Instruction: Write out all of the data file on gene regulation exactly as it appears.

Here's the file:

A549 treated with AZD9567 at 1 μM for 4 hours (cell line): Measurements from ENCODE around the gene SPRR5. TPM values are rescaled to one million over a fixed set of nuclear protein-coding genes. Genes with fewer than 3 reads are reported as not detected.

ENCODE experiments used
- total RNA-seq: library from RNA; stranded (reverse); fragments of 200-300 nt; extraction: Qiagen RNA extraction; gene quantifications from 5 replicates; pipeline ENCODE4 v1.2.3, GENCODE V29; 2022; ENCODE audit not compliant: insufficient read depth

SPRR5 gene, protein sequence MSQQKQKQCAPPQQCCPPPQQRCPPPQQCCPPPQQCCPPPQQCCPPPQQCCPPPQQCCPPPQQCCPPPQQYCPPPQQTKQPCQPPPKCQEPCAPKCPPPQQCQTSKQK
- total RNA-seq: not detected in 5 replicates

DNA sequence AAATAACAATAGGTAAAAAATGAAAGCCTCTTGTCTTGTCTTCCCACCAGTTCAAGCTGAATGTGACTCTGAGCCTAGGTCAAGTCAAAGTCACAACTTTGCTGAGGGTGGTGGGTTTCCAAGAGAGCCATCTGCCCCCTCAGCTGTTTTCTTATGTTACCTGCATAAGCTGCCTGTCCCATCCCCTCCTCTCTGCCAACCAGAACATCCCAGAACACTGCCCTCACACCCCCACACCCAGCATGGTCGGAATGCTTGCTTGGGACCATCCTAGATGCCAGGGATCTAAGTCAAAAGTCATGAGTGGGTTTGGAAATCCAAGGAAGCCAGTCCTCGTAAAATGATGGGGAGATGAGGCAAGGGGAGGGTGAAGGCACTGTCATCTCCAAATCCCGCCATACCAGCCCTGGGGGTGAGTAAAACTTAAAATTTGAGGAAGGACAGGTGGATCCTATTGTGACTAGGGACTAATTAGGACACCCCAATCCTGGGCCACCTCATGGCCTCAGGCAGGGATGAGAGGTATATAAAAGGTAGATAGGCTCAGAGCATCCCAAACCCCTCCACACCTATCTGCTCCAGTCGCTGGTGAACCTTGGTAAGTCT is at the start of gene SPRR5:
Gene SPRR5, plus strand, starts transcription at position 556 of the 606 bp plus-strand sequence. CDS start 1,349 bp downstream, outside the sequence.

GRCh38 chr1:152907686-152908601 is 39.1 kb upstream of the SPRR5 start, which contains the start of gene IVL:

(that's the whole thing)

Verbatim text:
A549 treated with AZD9567 at 1 μM for 4 hours (cell line): Measurements from ENCODE around the gene SPRR5. TPM values are rescaled to one million over a fixed set of nuclear protein-coding genes. Genes with fewer than 3 reads are reported as not detected.

ENCODE experiments used
- total RNA-seq: library from RNA; stranded (reverse); fragments of 200-300 nt; extraction: Qiagen RNA extraction; gene quantifications from 5 replicates; pipeline ENCODE4 v1.2.3, GENCODE V29; 2022; ENCODE audit not compliant: insufficient read depth

SPRR5 gene, protein sequence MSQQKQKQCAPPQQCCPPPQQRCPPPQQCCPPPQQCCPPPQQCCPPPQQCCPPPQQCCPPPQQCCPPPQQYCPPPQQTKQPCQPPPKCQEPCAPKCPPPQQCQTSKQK
- total RNA-seq: not detected in 5 replicates

DNA sequence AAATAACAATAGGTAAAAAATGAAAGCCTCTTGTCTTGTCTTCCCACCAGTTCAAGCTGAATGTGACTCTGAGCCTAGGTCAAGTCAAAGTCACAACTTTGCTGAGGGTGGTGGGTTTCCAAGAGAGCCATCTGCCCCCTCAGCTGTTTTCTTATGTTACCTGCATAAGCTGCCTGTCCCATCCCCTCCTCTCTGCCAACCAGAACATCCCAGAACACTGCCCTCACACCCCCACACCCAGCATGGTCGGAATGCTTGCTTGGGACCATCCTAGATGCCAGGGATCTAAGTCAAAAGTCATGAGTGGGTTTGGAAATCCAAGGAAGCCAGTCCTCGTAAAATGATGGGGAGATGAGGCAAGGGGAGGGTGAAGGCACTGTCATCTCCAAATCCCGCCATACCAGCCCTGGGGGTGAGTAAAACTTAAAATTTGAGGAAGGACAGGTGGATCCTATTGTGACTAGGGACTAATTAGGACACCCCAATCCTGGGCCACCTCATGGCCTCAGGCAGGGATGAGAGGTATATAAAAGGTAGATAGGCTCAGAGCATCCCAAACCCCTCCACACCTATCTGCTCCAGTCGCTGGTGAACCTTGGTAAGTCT is at the start of gene SPRR5:
Gene SPRR5, plus strand, starts transcription at position 556 of the 606 bp plus-strand sequence. CDS start 1,349 bp downstream, outside the sequence.

GRCh38 chr1:152907686-152908601 is 39.1 kb upstream of the SPRR5 start, which contains the start of gene IVL: